Introducing the Alpina Startimer Pilot Heritage Collection, A Value-Packed, “True-GMT” Traveler’s Watch

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Alpina has just announced four new Startimer Pilot Heritage models for the US market. These are big, bold, funky aviation watches that measure 42 millimeters across and 12 millimeters deep. With their beefy, multi-faceted, cushion style cases and four bold colorways, these watches are never going to be a sheepish choice on anyone’s wrist.

The copper, dark gray, and light blue dials ship on light brown leather, and the fourth navy dial comes on black leather. The main hands and applied markers are in steel, while the seconds hand is bright orange on all four models, and, at least in photos, every colorway “works.”The movement is Cal. AL-555, an in-house-modified Sellita engine that features a true GMT function—meaning that one can jump the hour hand to adjust local time while the GMT hand stays put to your chosen home reference. The jumping hour hand is usually preferred over other GMT configurations (such as the ETA 2893-2, which only provides standard setting of the local time).

The Startimer Heritage GMT’s design actually dates back to a similarly styled alarm watch from Alpina’s back catalog, but here the inner rotating disc is the GMT hand, while the second crown advances the inner bidirectional 24-hour bezel for tracking a third timezone. The rotating disc (or GMT hand) remains alarm-like in appearance (a la Jaeger-LeCoultre Memovox), while the second crown and rotating inner bezel are reminiscent of a dual-crown Super Compressor. All together, this watch is a playful mash-up of styles and functions.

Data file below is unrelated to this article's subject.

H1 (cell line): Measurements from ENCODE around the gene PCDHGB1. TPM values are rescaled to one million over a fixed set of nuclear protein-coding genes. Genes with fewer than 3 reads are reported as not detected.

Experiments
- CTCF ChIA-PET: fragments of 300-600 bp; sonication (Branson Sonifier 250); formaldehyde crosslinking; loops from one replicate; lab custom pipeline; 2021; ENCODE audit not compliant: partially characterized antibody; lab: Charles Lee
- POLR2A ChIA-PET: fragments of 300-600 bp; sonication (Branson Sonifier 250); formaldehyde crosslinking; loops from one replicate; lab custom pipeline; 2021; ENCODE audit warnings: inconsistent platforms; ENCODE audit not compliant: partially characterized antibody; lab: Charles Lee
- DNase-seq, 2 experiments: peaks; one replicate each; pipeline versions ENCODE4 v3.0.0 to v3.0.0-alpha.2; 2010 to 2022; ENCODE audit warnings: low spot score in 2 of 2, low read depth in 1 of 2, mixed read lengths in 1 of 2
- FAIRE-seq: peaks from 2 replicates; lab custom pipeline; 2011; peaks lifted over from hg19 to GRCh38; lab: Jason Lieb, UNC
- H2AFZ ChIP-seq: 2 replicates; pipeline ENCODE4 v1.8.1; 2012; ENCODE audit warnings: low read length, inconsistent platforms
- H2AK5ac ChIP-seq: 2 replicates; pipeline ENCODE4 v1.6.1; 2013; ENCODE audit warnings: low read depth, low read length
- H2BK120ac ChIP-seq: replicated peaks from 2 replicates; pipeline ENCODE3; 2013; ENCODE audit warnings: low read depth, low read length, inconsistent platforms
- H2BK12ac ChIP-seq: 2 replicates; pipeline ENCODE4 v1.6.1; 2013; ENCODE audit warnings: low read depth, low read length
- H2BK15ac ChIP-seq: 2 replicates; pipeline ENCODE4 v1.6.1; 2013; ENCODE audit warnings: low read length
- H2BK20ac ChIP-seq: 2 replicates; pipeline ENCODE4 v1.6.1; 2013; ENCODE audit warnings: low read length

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If I had to offer a criticism of this layout, it’d be that there’s a pretty wide gap between the GMT pointer and the 24-hour bezel. Further, because the main indicators reside within that gap, it might be tricky not to read 12-hour time by accident, especially when jet lagged. It also appears that the GMT arrow is just paint, and not the Super-LumiNova used on the main hands and indicators. This omission seems like an oversight, but because the 24-hour bezel is also bereft of lume, the GMT arrow would be pointing only at the main indicators in the dark, which seems like a foggy proposition. Solution: live with local time in the dark or simply turn on a light.

Surrounding the GMT disc is a donut-like dial that holds the main indications. Its radial brushing is picked up on the top of the case, tying the dial and case together.

The date window at three o’clock should garner no gripes, as a GMT requires one, especially when leaping across the international date line. This window is nicely framed and well positioned on the dial. To make room for the date aperture, Alpina eliminated the three o’clock marker altogether, which is a personal preference of mine. As date windows go, this one gets top grades.

The two crowns are prominent, and the lower one is signed with the Alpina logo while the upper one has a waffle pattern. The three o’clock profile is complex and compelling, while the 9 o’clock profile is robust and masculine, if a bit plain.A boxy sapphire crystal is up top with a screwed-in, engraved solid steel case-back below, together providing a respectable 100 meters of water resistance.

These four watches are available now and sell for around $1,395 in the US. Alpina

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At age 7 Allen fell in love with a Timex boy's dive watch his parents gave him, and he's taken comfort in wearing a watch ever since. Allen is especially curious about digital technology having inspired a revival of analog technology, long-lasting handmade goods, and classic fashion. He lives in a one-room schoolhouse in The Hudson Valley with his partner and two orange cats.
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